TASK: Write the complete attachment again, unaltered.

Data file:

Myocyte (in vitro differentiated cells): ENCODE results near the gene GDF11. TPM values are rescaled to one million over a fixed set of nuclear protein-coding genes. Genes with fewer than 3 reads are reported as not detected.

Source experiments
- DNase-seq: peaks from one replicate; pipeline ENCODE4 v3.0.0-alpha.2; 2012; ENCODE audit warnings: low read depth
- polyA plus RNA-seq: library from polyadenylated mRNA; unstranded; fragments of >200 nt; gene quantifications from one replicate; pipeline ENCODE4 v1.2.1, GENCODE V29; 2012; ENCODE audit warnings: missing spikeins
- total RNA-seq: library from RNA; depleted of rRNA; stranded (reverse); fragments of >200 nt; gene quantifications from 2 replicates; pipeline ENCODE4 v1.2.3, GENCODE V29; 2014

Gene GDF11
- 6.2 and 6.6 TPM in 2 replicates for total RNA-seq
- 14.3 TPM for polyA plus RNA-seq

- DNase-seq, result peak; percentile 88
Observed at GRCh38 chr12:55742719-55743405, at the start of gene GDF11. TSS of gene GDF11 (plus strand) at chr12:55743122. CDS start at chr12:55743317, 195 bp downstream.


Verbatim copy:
Myocyte (in vitro differentiated cells): ENCODE results near the gene GDF11. TPM values are rescaled to one million over a fixed set of nuclear protein-coding genes. Genes with fewer than 3 reads are reported as not detected.

Source experiments
- DNase-seq: peaks from one replicate; pipeline ENCODE4 v3.0.0-alpha.2; 2012; ENCODE audit warnings: low read depth
- polyA plus RNA-seq: library from polyadenylated mRNA; unstranded; fragments of >200 nt; gene quantifications from one replicate; pipeline ENCODE4 v1.2.1, GENCODE V29; 2012; ENCODE audit warnings: missing spikeins
- total RNA-seq: library from RNA; depleted of rRNA; stranded (reverse); fragments of >200 nt; gene quantifications from 2 replicates; pipeline ENCODE4 v1.2.3, GENCODE V29; 2014

Gene GDF11
- 6.2 and 6.6 TPM in 2 replicates for total RNA-seq
- 14.3 TPM for polyA plus RNA-seq

- DNase-seq, result peak; percentile 88
Observed at GRCh38 chr12:55742719-55743405, at the start of gene GDF11. TSS of gene GDF11 (plus strand) at chr12:55743122. CDS start at chr12:55743317, 195 bp downstream.